We also continue to believe that the IGF provides value in bringing together diverse stakeholders to discuss ongoing and emerging issues together, and that negotiated outcomes would detract from the unique opportunity that the IGF provides for this kind of dialogue.
          On the main sessions, we believe that the alternate proposed schedule included in the MAG summary from February and the document that's been posted is a good starting point but it will need further clarification and detail. The main sessions are an important part of the multistakeholder discussions that raise the range of viewpoints on these topics and offer a focal point for that topic.

          At the same time, the schedule should take into consideration the experiences of the past two IGFs and ensure that the main sessions are not in conflict with any -- or very few – parallel events. Part of the objective should be to increase interaction in the main sessions as well as attendance.
          We've made specific suggestions in our written contribution which I just referred to, and these would help to ensure that the sessions are truly adding value for participants. A few of these suggestions are to focus the main session discussions on specific questions or issues, and to integrate best practices and lessons learned instead of general presentations on high-level issues. Related to that on best practice forums, our approach is that the main session should really integrate best practices and there may be very few cases where a separate Best Practice Forum would be useful. We would suggest limiting the number of best practice forums and being very careful about the selection of those forums.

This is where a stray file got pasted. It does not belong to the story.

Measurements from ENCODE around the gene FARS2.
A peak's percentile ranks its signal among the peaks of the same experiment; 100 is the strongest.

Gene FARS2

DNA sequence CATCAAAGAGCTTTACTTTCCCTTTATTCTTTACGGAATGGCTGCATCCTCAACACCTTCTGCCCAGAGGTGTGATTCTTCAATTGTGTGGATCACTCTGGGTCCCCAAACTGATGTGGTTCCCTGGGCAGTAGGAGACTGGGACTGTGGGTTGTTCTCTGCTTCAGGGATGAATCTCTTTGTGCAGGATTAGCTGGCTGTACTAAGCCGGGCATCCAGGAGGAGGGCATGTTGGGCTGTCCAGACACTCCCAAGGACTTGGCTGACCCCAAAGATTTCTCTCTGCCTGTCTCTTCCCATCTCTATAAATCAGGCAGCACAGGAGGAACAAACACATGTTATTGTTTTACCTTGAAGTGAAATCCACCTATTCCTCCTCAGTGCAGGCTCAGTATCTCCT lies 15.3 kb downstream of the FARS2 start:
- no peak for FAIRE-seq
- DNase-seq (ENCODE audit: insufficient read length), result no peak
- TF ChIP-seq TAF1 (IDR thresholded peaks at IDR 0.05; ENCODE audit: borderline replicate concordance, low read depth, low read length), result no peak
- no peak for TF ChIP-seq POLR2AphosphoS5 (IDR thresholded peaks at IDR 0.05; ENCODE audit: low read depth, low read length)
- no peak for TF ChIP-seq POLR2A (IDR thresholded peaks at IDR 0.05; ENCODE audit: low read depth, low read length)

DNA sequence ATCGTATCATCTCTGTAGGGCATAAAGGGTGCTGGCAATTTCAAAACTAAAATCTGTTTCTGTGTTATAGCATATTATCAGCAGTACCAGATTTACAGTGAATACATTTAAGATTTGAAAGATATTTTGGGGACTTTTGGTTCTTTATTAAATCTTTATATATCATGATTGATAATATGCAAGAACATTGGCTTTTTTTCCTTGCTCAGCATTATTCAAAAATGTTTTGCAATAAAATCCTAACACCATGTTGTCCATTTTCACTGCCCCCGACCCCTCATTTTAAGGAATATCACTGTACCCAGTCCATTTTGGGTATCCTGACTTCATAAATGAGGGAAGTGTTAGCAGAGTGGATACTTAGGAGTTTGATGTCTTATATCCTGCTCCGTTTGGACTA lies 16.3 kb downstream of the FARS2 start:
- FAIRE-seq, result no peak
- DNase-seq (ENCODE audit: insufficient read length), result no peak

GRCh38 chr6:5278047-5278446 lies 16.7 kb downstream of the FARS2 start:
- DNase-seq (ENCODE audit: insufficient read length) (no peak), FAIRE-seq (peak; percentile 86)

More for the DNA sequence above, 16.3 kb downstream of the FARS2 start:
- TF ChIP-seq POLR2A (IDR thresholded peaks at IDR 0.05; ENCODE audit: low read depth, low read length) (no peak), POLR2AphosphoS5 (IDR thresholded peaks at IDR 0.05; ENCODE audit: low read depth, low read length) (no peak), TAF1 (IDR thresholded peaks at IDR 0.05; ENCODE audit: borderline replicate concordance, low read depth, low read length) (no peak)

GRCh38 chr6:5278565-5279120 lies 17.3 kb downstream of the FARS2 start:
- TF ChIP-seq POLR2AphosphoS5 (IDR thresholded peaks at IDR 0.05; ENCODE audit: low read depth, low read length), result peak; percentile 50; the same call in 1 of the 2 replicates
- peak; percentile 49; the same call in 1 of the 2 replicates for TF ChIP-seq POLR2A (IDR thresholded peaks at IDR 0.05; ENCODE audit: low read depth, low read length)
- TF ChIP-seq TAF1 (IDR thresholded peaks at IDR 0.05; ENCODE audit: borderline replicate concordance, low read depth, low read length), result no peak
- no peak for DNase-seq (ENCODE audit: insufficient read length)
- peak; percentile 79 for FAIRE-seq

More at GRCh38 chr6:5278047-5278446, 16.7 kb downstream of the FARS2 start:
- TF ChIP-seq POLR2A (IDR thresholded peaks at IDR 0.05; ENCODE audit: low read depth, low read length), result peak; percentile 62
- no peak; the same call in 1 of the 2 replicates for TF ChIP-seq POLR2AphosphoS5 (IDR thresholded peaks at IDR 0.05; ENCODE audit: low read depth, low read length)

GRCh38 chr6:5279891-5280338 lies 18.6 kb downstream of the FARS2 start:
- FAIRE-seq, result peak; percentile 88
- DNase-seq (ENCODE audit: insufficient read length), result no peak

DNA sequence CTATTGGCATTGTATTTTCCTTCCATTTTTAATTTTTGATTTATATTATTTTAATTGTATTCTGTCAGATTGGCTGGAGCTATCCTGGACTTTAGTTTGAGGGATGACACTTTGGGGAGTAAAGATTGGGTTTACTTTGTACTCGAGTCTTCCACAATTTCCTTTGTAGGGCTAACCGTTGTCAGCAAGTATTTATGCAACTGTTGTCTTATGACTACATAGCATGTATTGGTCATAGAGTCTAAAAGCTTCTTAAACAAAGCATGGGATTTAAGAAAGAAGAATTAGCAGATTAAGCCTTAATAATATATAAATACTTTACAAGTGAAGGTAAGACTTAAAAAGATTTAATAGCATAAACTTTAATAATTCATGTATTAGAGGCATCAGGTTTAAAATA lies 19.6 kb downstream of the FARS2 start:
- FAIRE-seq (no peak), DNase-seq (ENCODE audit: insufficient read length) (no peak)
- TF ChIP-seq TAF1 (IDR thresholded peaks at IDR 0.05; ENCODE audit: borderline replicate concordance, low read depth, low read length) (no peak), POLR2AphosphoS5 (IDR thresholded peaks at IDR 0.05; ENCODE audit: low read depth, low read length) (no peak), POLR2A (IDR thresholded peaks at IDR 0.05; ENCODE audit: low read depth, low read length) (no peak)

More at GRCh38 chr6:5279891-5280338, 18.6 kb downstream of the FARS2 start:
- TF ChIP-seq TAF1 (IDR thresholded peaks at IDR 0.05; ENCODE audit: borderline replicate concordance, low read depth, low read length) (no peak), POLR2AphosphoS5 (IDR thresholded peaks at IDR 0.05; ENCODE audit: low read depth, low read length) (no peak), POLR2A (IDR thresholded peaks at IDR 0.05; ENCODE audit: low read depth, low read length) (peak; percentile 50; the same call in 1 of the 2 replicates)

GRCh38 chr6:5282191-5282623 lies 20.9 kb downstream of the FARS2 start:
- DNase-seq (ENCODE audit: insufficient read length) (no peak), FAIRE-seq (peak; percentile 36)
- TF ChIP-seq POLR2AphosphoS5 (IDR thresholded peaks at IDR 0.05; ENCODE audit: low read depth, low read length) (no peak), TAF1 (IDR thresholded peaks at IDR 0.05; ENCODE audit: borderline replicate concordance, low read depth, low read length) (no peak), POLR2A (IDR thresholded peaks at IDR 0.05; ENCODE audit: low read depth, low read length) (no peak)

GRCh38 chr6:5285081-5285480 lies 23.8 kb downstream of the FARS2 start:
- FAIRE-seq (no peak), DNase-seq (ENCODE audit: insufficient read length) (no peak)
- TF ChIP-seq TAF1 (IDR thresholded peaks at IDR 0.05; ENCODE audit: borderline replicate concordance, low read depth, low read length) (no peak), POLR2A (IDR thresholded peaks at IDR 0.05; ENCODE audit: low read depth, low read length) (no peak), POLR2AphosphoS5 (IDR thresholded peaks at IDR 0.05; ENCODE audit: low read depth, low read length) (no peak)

In addition, the main sessions will be more interactive if we vigilantly limit the number of panelists and their remarks. As other stakeholders have noted, the respondence format was not a very productive approach in terms of bringing more interaction with the audience last time. We would suggest that we increase the time allocated to interactive discussion with the participants in the room and remote participants. And we also suggest and support simplifying the descriptions for the main sessions, confirming them much earlier than in 2007 and selecting the topics for the sessions on the criteria that they're likely to generate useful interaction with the audience.